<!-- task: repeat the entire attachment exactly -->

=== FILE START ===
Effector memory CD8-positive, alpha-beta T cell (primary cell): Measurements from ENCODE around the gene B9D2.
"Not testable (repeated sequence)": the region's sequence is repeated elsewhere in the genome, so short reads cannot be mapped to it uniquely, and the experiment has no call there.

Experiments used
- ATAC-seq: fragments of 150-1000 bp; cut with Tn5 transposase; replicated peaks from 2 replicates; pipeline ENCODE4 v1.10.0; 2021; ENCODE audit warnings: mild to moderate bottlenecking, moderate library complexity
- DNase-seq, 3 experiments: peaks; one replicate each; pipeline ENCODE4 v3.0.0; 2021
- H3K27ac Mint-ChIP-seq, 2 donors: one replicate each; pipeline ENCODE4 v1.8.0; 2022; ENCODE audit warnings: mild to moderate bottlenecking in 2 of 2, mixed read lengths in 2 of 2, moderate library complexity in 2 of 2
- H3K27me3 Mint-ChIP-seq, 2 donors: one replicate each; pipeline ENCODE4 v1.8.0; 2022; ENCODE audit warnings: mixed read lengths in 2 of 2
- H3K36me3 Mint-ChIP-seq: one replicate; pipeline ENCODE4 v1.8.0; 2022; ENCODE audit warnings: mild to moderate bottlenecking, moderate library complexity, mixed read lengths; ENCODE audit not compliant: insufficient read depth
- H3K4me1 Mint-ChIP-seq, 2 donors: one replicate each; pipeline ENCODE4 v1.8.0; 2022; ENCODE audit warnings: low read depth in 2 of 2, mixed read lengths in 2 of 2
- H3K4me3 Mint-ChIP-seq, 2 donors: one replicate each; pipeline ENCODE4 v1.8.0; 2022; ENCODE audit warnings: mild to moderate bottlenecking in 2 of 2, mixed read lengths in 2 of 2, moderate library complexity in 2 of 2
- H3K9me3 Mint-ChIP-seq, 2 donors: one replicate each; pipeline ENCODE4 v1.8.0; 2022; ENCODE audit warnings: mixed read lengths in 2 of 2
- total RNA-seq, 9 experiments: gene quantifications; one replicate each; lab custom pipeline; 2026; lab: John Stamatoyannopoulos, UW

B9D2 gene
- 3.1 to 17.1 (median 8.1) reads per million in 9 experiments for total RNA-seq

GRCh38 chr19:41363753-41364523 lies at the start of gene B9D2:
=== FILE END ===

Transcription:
Effector memory CD8-positive, alpha-beta T cell (primary cell): Measurements from ENCODE around the gene B9D2.
"Not testable (repeated sequence)": the region's sequence is repeated elsewhere in the genome, so short reads cannot be mapped to it uniquely, and the experiment has no call there.

Experiments used
- ATAC-seq: fragments of 150-1000 bp; cut with Tn5 transposase; replicated peaks from 2 replicates; pipeline ENCODE4 v1.10.0; 2021; ENCODE audit warnings: mild to moderate bottlenecking, moderate library complexity
- DNase-seq, 3 experiments: peaks; one replicate each; pipeline ENCODE4 v3.0.0; 2021
- H3K27ac Mint-ChIP-seq, 2 donors: one replicate each; pipeline ENCODE4 v1.8.0; 2022; ENCODE audit warnings: mild to moderate bottlenecking in 2 of 2, mixed read lengths in 2 of 2, moderate library complexity in 2 of 2
- H3K27me3 Mint-ChIP-seq, 2 donors: one replicate each; pipeline ENCODE4 v1.8.0; 2022; ENCODE audit warnings: mixed read lengths in 2 of 2
- H3K36me3 Mint-ChIP-seq: one replicate; pipeline ENCODE4 v1.8.0; 2022; ENCODE audit warnings: mild to moderate bottlenecking, moderate library complexity, mixed read lengths; ENCODE audit not compliant: insufficient read depth
- H3K4me1 Mint-ChIP-seq, 2 donors: one replicate each; pipeline ENCODE4 v1.8.0; 2022; ENCODE audit warnings: low read depth in 2 of 2, mixed read lengths in 2 of 2
- H3K4me3 Mint-ChIP-seq, 2 donors: one replicate each; pipeline ENCODE4 v1.8.0; 2022; ENCODE audit warnings: mild to moderate bottlenecking in 2 of 2, mixed read lengths in 2 of 2, moderate library complexity in 2 of 2
- H3K9me3 Mint-ChIP-seq, 2 donors: one replicate each; pipeline ENCODE4 v1.8.0; 2022; ENCODE audit warnings: mixed read lengths in 2 of 2
- total RNA-seq, 9 experiments: gene quantifications; one replicate each; lab custom pipeline; 2026; lab: John Stamatoyannopoulos, UW

B9D2 gene
- 3.1 to 17.1 (median 8.1) reads per million in 9 experiments for total RNA-seq

GRCh38 chr19:41363753-41364523 lies at the start of gene B9D2: